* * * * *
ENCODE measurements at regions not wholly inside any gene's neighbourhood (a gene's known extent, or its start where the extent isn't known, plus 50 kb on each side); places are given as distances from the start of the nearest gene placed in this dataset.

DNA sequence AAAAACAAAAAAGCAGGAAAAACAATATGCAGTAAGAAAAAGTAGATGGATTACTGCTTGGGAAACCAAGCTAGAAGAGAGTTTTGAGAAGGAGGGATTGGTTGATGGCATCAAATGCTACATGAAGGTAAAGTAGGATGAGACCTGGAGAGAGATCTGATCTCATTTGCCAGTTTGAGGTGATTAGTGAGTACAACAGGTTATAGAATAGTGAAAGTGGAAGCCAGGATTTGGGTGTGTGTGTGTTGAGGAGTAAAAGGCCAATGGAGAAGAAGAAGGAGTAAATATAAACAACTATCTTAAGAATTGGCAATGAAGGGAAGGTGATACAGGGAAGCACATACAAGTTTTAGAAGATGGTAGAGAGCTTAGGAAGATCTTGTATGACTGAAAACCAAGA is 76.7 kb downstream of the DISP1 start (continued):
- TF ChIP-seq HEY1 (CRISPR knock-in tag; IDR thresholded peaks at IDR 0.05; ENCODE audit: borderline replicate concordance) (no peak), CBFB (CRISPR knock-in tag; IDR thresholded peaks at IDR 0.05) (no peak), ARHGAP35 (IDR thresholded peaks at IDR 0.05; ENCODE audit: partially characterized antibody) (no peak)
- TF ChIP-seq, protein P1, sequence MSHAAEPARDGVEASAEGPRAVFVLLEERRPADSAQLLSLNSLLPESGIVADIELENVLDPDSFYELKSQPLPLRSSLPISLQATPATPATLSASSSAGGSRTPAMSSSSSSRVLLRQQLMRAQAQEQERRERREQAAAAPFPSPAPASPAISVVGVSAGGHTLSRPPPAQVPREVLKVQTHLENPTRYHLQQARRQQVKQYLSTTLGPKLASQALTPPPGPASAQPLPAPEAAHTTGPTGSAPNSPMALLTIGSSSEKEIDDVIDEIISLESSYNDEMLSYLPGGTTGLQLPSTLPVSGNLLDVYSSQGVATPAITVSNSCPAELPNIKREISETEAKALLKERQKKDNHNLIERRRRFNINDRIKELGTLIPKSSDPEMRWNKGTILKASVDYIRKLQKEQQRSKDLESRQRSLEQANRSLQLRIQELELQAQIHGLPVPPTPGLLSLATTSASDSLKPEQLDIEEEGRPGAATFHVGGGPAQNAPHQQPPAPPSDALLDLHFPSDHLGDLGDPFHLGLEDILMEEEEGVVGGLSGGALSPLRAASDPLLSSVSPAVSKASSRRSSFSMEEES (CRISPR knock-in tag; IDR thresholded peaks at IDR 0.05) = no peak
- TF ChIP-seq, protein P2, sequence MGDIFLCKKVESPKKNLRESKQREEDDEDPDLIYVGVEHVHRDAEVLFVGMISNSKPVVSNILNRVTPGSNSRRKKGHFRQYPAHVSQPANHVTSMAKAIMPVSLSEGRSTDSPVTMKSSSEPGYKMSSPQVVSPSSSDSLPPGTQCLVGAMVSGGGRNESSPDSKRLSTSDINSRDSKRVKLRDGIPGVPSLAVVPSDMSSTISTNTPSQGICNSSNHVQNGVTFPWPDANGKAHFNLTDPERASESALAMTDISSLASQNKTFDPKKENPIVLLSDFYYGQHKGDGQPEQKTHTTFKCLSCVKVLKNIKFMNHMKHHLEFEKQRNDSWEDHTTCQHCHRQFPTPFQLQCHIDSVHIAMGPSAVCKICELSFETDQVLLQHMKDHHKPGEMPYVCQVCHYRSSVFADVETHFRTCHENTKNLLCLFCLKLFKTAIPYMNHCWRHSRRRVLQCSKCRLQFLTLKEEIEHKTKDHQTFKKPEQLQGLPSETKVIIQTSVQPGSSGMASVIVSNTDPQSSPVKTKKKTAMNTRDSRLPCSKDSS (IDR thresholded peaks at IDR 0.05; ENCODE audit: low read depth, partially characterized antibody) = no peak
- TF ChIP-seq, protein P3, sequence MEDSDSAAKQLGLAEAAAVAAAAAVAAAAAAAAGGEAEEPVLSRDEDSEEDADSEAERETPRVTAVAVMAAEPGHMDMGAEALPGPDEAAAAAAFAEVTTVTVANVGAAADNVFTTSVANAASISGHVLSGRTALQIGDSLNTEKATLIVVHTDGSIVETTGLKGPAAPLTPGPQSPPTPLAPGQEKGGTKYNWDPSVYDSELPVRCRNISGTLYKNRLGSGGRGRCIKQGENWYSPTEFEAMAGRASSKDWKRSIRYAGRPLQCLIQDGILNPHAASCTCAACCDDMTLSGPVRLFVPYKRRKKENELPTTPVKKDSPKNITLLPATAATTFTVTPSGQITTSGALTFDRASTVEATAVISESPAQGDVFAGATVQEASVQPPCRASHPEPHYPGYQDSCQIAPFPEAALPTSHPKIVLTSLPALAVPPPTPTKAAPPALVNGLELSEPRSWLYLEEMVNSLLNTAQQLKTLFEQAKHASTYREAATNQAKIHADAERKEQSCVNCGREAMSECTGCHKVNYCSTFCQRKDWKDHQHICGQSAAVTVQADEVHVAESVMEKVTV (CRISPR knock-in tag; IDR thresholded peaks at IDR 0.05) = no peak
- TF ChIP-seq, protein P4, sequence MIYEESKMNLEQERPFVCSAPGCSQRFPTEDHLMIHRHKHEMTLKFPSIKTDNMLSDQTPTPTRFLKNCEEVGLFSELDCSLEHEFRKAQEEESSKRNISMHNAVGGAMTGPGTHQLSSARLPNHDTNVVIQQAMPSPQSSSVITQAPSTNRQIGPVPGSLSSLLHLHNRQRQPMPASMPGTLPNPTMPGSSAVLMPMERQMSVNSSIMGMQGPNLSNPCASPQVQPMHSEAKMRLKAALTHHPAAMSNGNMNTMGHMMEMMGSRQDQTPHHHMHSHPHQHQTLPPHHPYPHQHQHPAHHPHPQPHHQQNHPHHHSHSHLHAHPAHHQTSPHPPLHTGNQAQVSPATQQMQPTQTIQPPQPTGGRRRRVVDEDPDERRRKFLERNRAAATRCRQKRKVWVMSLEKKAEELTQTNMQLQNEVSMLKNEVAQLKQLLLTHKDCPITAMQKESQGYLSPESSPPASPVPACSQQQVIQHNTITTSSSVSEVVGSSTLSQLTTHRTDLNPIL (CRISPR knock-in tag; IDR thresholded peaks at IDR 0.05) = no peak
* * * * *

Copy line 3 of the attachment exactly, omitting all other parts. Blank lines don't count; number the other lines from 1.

- TF ChIP-seq HEY1 (CRISPR knock-in tag; IDR thresholded peaks at IDR 0.05; ENCODE audit: borderline replicate concordance) (no peak), CBFB (CRISPR knock-in tag; IDR thresholded peaks at IDR 0.05) (no peak), ARHGAP35 (IDR thresholded peaks at IDR 0.05; ENCODE audit: partially characterized antibody) (no peak)